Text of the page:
We started our Latvian lessons in earnest this week and our neighbour brought us round a lovely jar of cherry jam for our first lesson with her, the school teacher gave us Latvian chocolate for our first lesson and some Latvian bread later on in the week, so we are getting to know the tasty side of Latvian culture too. They are such sweet people and very patient, good job as Ian's head hurts. I have learnt different languages from time to time, not fluently but enough and taught our kids English when they were being home educated so I kind of know what to expect and can work things out pretty quickly. Poor Ian hated English at school, doesn't help that he grew up with a Geordie accent which is a very strong dialect and only ever had red crosses through his work as the teacher never explained the correct way to write things, so consequently trying to work out what the Latvian book is trying to teach him is not helpful. I am sure it will get easier with time though and this is just a rough time to be starting, the winter will be perfect when I haven't got as much work to study and Ian hasn't got so much work to do such as working on the land, pulling transport out of mud, and harvesting stuff from our garden.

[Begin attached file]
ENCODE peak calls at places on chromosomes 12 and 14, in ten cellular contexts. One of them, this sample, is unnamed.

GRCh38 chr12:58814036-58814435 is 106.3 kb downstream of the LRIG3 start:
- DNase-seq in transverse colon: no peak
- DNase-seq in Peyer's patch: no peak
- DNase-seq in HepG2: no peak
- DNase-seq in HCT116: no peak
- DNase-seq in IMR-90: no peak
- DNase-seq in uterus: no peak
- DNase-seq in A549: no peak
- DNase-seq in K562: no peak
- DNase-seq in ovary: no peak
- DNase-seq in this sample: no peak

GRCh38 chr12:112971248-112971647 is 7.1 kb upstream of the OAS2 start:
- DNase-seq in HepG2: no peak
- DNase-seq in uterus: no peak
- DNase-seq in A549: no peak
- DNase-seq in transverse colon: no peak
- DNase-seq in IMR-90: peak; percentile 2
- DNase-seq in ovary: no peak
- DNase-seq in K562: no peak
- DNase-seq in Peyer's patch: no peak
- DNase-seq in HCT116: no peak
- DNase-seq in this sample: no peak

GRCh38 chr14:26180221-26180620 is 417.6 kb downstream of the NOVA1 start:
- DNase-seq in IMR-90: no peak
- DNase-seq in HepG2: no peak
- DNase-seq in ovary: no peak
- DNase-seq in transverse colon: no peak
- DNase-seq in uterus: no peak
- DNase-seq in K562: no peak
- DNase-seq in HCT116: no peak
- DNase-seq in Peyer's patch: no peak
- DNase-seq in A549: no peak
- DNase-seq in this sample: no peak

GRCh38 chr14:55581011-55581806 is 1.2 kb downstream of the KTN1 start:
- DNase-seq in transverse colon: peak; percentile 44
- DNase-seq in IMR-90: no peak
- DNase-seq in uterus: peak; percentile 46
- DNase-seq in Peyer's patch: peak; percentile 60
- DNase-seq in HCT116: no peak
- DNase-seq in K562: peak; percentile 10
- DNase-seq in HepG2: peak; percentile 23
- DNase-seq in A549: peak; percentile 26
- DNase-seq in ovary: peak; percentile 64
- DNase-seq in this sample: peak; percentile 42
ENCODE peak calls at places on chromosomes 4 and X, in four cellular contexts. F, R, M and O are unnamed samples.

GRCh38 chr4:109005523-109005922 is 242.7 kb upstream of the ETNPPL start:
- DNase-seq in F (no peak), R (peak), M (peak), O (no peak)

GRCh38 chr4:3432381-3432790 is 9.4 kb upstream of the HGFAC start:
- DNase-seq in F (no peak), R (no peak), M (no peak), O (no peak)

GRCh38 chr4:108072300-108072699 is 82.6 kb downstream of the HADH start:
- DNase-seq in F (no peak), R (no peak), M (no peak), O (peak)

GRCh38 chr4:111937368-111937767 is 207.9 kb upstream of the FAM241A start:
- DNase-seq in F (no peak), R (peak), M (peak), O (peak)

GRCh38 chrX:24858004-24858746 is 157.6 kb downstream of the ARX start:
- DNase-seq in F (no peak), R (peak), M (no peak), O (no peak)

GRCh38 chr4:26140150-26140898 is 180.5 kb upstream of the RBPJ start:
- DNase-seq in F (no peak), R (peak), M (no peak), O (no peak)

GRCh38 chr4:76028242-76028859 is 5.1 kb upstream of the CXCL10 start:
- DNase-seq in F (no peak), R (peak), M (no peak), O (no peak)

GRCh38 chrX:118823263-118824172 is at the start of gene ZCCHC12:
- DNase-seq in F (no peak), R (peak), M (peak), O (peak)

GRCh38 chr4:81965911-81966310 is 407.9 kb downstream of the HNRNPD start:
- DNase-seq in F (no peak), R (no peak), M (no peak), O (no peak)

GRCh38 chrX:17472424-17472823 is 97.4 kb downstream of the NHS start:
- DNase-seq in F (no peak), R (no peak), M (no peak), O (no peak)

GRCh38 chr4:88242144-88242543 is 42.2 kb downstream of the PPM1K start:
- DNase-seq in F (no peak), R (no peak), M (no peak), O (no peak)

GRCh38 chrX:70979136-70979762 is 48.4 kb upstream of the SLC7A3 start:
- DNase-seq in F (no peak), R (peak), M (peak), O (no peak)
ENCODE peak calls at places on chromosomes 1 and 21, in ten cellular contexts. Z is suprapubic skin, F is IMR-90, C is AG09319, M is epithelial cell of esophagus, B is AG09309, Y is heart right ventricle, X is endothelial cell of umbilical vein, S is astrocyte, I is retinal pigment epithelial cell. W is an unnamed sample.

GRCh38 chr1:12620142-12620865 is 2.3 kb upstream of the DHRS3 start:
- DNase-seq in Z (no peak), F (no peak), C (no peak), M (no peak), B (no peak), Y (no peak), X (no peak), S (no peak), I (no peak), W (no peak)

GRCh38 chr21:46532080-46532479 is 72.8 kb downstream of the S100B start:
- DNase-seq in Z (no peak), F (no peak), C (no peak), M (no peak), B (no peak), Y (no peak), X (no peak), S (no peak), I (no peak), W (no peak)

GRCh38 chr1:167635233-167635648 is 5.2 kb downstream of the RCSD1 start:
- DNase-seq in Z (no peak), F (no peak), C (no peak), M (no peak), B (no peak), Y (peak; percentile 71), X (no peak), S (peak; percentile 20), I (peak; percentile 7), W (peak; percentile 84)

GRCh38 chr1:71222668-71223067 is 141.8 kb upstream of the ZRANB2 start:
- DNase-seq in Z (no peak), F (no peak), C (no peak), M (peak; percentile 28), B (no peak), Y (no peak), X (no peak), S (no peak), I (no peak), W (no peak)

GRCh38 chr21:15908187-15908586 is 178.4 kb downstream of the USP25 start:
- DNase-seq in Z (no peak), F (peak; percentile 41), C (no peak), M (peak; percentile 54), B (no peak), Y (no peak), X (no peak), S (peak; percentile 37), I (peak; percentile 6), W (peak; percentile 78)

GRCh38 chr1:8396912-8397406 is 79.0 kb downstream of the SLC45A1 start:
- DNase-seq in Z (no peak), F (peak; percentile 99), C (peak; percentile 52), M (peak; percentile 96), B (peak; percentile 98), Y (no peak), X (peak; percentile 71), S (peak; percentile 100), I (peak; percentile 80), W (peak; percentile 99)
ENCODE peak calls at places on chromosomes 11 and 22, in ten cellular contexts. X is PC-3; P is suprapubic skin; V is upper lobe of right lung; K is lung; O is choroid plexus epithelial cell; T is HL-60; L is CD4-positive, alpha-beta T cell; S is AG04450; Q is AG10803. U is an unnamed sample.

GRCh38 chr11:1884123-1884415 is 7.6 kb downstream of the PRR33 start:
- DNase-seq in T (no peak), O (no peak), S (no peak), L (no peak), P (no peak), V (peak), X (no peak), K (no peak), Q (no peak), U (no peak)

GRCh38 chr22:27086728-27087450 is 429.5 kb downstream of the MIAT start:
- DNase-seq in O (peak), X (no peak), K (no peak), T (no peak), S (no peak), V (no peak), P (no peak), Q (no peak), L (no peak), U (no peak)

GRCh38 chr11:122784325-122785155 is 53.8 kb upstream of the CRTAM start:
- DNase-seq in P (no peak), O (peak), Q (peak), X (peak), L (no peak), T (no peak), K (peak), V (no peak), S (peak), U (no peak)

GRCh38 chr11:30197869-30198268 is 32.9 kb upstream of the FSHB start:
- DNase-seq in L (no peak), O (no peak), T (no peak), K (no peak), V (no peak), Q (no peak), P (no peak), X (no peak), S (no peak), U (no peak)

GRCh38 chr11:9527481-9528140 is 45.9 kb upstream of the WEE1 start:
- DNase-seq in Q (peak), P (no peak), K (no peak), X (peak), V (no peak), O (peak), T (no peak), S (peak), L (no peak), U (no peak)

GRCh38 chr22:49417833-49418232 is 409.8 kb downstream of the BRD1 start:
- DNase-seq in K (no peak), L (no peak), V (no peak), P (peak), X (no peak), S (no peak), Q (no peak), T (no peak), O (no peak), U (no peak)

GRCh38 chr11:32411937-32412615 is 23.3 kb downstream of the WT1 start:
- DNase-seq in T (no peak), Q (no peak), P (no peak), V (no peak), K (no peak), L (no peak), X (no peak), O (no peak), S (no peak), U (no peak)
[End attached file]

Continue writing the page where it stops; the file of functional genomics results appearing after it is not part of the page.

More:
Another sweet tale from this week is a lady we call the goat lady because she has goats (obvious really) but last year she managed to get us to understand that she would like the outside leaves of our cabbages to feed to her goats which we duly gave her, even bagged up some more later on in the month for her. This year she came down to me chattering away, while I was in the garden, saying something about apples and pointing at her trees. I didn't quite understand so she took me by the hand to the trees and pointed to all the wind falls on the ground, I pointed to my bucket that I happened to have in my hand and she says "Ja, Ja" (yes, yes) and she also explained (well indicated) there were more around the back, so I filled my bucket. This has been really helpful because I think we might have all of a dozen apples on our own tree this year, frost must have got the blossom in spring. Later on in the week I went back for more with two buckets this time and when she appeared out of the house she even helped me to pick some, making sure my buckets were really full.